This prophetic process was followed in 2012 with the change in minimum age for missionaries, and again with the recent additions to the church’s handbook consequent to the legalization of same-sex marriage in some countries. Filled with compassion for all, and especially for the children, we wrestled at length to understand the Lord’s will in this matter. Ever mindful of God’s plan of salvation and of His hope for eternal life for each of His children, we considered countless permutations and combinations of possible scenarios that could arise. We met repeatedly in the temple in fasting and prayer, and sought further direction and inspiration, and then, when the Lord inspired His prophet, President Thomas S. Monson, to declare the mind of the Lord and the will of the Lord, each of us during that sacred moment felt a spiritual confirmation. It was our privilege as apostles to sustain what had been revealed to President Monson. Revelation from the Lord to His servants is a sacred process. So is your privilege of receiving personal revelation. My dear brothers and sisters, you have as much access to the mind and will of the Lord, for your own life, as we apostles do for His church. Just as the Lord requires us to seek and ponder, fast and pray, study and wrestle with difficult questions, He requires you to do the same as you seek answers to your own questions.

President Nelson leaves little room for disagreement here: according to him, this new policy was given by revelation and represents the mind and will of the Lord.

Nelson

My initial response was a little snarky in that I said I could see two possible explanations:

  1. God is a muddleheaded douchebag.
  2. These guys don’t know the mind and will of the Lord.

Snark aside, for believing Latter-day Saints, I think President Nelson has drawn a distinct line: either you sustain the policy as the revealed will of the Lord, or you don’t. There’s no middle ground, no excusing it as a matter of policy.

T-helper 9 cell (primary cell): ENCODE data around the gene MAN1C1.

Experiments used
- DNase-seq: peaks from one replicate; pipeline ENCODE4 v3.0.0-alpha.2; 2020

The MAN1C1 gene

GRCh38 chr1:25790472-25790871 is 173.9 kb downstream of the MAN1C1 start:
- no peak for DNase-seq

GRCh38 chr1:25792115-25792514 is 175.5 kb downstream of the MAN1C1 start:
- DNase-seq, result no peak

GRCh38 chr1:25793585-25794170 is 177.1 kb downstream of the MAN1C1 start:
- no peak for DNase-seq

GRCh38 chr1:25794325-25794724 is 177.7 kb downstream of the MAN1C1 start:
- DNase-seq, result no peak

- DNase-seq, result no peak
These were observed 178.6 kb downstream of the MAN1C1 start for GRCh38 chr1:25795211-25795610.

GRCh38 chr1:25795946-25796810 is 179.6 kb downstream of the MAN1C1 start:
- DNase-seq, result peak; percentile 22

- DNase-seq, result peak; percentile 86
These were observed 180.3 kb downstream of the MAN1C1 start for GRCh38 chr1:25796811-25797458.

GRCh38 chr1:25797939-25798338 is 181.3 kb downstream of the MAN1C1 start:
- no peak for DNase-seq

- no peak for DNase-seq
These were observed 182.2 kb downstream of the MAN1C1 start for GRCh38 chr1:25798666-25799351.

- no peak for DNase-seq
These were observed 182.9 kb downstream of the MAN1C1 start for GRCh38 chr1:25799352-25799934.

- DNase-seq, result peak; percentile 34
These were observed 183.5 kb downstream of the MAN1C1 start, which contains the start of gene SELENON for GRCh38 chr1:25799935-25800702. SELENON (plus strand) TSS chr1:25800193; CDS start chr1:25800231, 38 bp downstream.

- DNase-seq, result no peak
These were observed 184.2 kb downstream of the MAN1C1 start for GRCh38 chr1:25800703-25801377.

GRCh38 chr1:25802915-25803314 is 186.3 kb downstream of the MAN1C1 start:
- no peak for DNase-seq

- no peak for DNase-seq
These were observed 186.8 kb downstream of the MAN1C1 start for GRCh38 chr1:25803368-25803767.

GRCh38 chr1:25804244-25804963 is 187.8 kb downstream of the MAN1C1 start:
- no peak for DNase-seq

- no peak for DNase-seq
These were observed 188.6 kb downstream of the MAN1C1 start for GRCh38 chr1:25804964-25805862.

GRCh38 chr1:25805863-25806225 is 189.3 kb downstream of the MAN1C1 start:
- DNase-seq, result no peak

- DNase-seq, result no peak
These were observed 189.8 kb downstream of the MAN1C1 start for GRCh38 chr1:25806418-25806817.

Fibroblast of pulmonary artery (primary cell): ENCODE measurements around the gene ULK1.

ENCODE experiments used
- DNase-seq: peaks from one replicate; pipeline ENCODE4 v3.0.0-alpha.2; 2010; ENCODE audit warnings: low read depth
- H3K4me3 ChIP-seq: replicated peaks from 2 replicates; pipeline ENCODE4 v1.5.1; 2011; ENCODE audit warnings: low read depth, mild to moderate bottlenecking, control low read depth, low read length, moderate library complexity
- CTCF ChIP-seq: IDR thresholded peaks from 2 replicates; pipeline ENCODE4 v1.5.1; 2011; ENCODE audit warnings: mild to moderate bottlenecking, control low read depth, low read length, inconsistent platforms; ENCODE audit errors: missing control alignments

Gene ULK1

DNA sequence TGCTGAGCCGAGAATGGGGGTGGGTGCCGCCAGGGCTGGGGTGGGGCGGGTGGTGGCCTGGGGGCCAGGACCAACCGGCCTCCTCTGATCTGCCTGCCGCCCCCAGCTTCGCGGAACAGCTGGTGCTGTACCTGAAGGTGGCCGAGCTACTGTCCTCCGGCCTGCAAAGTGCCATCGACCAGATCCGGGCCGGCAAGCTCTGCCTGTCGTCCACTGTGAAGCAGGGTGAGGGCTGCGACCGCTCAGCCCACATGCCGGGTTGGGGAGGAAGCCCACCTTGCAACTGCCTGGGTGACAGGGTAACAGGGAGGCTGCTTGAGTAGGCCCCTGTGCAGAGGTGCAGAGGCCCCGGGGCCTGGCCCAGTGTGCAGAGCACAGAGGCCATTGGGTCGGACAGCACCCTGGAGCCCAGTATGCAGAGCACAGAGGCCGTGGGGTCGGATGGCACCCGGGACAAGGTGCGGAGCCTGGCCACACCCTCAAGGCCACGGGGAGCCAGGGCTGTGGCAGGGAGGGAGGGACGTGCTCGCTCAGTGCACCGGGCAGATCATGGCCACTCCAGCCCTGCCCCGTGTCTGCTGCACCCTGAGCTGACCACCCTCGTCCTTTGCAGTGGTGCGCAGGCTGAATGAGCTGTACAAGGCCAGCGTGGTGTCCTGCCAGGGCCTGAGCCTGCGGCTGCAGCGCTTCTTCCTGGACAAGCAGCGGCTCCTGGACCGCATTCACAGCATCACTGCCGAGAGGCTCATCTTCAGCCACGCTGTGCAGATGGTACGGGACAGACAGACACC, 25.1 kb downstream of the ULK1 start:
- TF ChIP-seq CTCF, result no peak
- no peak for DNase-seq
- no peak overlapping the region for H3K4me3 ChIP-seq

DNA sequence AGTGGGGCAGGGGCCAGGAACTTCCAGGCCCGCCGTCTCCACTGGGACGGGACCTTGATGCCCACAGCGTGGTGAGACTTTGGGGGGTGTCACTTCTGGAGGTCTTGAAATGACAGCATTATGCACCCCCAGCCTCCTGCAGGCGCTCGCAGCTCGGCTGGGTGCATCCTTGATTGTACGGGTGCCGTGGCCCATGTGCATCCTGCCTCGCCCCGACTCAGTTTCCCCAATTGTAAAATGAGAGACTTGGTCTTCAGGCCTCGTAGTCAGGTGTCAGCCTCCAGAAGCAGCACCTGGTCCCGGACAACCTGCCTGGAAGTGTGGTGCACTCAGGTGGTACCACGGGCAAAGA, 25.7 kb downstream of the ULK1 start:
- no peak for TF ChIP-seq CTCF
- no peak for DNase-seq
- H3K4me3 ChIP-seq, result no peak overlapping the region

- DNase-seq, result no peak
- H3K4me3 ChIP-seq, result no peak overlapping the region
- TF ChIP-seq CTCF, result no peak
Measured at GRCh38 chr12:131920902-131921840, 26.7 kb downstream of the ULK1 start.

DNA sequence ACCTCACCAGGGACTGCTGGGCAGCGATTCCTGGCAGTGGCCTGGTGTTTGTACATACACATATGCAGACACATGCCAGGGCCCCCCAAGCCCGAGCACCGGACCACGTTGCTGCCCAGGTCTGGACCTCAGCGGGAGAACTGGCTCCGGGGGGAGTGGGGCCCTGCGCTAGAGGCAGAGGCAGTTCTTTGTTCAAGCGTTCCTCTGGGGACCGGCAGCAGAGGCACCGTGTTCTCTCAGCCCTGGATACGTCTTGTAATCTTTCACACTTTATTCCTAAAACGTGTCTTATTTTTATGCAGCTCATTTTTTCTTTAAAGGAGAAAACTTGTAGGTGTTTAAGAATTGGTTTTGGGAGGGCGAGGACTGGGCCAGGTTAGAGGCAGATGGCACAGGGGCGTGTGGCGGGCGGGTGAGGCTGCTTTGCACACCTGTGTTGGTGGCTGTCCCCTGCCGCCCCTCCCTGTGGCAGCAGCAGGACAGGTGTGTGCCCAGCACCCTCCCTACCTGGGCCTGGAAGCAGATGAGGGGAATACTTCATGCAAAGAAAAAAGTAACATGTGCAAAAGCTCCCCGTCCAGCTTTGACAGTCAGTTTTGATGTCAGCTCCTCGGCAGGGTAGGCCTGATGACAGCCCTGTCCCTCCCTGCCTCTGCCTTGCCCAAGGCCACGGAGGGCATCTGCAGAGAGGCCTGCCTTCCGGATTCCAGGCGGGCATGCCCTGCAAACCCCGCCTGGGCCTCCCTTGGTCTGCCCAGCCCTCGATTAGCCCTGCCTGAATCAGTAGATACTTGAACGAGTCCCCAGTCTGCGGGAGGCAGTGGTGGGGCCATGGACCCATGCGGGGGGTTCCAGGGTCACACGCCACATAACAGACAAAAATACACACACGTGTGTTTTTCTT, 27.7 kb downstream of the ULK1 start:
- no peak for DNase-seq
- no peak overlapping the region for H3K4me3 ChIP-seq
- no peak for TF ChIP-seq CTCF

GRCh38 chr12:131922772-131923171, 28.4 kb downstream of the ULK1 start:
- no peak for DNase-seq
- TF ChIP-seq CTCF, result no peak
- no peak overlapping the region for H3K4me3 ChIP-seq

For the record, I am sure these men “wrestled” with this issue, and I want to believe they had the best of intentions. In the end, however, this policy is hurtful and wrong, and anything but compassionate.

Looking back at my life as a believing Mormon, I probably would have accepted President Nelson’s words at face value, put my personal feelings aside, and sustained this policy as the revealed will of the Lord. I suspect a lot of people I know are doing just that. Heaven knows I forced myself to believe, say, and do things I thought were wrong–just  because I believed the church was right, no matter what.

But I also think it would have gnawed at my conscience, despite my best efforts to fall in line. President Monson has often quoted Mark Twain’s Huckleberry Finn to illustrate that one cannot say one thing when your heart says something else:

It made me shiver. And I about made up my mind to pray; and see if I couldn’t try to quit being the kind of a boy I was, and be better. So I kneeled down. But the words wouldn’t come. Why wouldn’t they? It warn’t no use to try and hide it from Him. … I knowed very well why they wouldn’t come. … It was because I was playing double. I was letting on to give up sin, but away inside of me I was holding on to the biggest one of all. I was trying to make my mouth say I would do the right thing and the clean thing, … but deep down in me I knowed it was a lie, and He knowed it. You can’t pray a lie—I found that out.

In context, however, Twain is writing about the conflict between one’s conscience and what others tell you is right. In this passage, Huck isn’t praying about giving up a vice or sin; rather, he is wrestling over whether he should turn in the runaway slave, Jim. Society, the law, religion–all of these tell him that slavery is right, and helping a slave escape is wrong, but his heart tells him otherwise.

I think I would have forced myself to accept and sustain the policy, but I would have known it was wrong. I’ve felt this way before. The summer before I left on my mission, I worked for a time as a janitor at a dialysis center (this was 1983). I got to know several of the patients fairly well, as they came in regularly. One African-American man I met was what I would call a religious seeker. He told me he was looking for the true church on earth, the kingdom of God, where he knew he was supposed to be. He asked me about Mormonism and what I believed. Then, of course, he asked about the priesthood restrictions that had been rescinded only 5 years earlier. He asked me to explain why, and I couldn’t. No answer I could come up with was adequate. A friend had recently returned from a mission to Jamaica and had said the granting of the priesthood was gradual: first only to the Israelites, then (as of the New Testament) to the Gentiles, and finally to black men. It didn’t sound right to me, especially since the New Testament made it abundantly clear that no one was “unclean” any longer and unworthy of the blessings of the gospel. I did my best to justify a policy I had never agreed with, but it was no use. He knew, and I knew, that it had been wrong.